• DIY Bankruptcy: Representing yourself in bankruptcy can be a huge mistake. The laws and the corresponding rules in bankruptcy can be very confusing, and many common errors could cost you a chance at a new financial start. An experienced attorney can help you determine the right laws to help you, represent you at the hearings and the meetings with creditors, and get most of the time save you money in the end.
• Focused Court: The Bankruptcy Court is a federal court which exclusively deals with bankruptcy cases. These courts are located around the United States, and they only handle bankruptcy cases and matters related to this legal area. You reside in an area that is served by a bankruptcy court.
• You get your own Trustee: The Department of Justice and the Bankruptcy Court in Utah will appoint a trustee in your case. This trustee will be responsible for overseeing your specific case and ensuring that all of the documentation is filed. The trustee is not in favor of either the consumer or creditors, but is an officer of the court instead.
• Get the best attorney: Choosing the right attorney that you can afford to represent you in bankruptcy court is very important and can affect the outcome of your case. You want a lawyer who will aggressively defend you and work hard to overcome any objections that may be presented by your creditors or the trustee. Experience is also very important, so you want an attorney who is very knowledgeable in bankruptcy law and that has been in the game for a long time.
• Your goal is a discharge: Another interesting things to know about filing bankruptcy is that a bankruptcy discharge is an order issued by the bankruptcy court stating which of your debts are forgiven. Usually this will include most unsecured debts that have not been repaid are eliminated in the process unless you have reaffirmed your obligation.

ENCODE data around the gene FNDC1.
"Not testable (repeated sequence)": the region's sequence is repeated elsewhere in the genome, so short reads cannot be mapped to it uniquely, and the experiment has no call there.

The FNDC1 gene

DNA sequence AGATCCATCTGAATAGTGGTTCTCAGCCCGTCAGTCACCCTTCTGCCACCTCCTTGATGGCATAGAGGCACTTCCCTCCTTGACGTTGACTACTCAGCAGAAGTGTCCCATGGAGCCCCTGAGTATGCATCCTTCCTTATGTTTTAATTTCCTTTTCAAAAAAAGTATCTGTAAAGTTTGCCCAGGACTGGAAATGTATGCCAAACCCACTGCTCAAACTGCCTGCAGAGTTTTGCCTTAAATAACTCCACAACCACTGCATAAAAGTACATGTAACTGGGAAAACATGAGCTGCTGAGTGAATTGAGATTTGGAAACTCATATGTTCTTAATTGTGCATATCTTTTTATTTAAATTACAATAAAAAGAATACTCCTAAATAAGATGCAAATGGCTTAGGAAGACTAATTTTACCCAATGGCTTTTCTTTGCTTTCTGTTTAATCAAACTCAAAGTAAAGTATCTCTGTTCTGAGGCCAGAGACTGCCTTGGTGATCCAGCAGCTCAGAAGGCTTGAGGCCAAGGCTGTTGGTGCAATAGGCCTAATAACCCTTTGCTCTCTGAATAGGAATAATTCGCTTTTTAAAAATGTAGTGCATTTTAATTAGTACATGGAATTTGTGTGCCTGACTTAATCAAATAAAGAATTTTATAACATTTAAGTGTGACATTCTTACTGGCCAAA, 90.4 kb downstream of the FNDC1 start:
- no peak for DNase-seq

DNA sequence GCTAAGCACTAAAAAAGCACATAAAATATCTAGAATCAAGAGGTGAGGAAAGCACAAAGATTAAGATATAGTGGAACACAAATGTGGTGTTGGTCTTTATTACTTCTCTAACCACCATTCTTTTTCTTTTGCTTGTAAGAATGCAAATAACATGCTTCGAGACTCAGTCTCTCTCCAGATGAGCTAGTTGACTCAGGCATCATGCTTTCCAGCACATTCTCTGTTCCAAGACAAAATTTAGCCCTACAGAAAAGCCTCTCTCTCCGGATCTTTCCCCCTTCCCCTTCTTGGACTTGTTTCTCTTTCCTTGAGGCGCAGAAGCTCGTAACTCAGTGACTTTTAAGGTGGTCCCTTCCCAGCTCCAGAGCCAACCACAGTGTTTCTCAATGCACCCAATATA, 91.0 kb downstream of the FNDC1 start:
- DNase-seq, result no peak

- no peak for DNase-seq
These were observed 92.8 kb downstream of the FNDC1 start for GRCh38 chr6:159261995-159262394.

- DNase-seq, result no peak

Utah Chapter 7 Bankruptcy or Utah Chapter 13 Bankruptcy
There are several situations where a Chapter 13 is preferable to a Chapter 7. A Chapter 13 bankruptcy is the only choice if you are behind on your mortgage or business payments and you want to keep your property, either in Utah or another state, at the end of the bankruptcy process. A chapter 13 bankruptcy allows you to make up their overdue payments over time and to reinstate the original mortgage agreement. In general, if you have valuable property not covered by your Utah bankruptcy exemptions that you want to keep, a chapter 13 filing may be a better option. Also, people file Chapter 13 bankruptcy because they have too much income to file a Chapter 7 bankruptcy or have the kind of debt that is non- dischargeable in a Chapter 7 (e.g. certain taxes). However, for the vast majority of Utah residents who simply want to eliminate their heavy debt burden without paying any of it back, Chapter 7 provides the most attractive choice.
Advantages to a Utah Chapter 7 filing:
• You receive a complete fresh start. After the bankruptcy is discharged the only debts you owe will be for secured assets on which you choose to sign a “Reaffirmation Agreement.”
• You have immediate protection against creditor’s collection efforts and wage garnishment on the date of filing.
• Wages you earn and property you acquire (except for inheritances) after the bankruptcy filing date are yours, not the creditors or bankruptcy court.
• There is no minimum amount of debt required.
• Your case is often over and completely discharged in about 3-6 months.
Disadvantages to a Utah Chapter 7 filing
• You lose your non-exempt property which is sold by the trustee. If you want to keep a secured asset, such as a car or home, and it is not completely covered by your Utah bankruptcy exemptions then Chapter 7 is not an option.
• If facing foreclosure on your home, the automatic stay created by your Chapter 7 filing only serves as a temporary defense against foreclosure.
• Co-signors of a loan can be stuck with your debt unless they also file for bankruptcy protection.
• If you filed a prior case and received a discharge of your debts, you can only file a second Chapter 7 bankruptcy case eight years after you filed the first case.
Advantages to a Utah Chapter 13 payment plan:
• If you choose and you can afford the payment plan, you can keep all your property, exempt and non-exempt.
• While debts are not canceled as in a Chapter 7 discharge they can be reduced under a Chapter 13 payment plan.
• You have immediate protection against creditor’s collection efforts and wage garnishment.
• More debts are considered to be dischargeable (including debt you incurred on the basis of fraud and credit card charges for luxury items immediately prior to filing).
• If the Chapter 13 plan provides for full payment, any co-signers are immune from the creditor’s efforts.
• You have protection against foreclosure on your home by your lender as long as you meet the terms of the plan.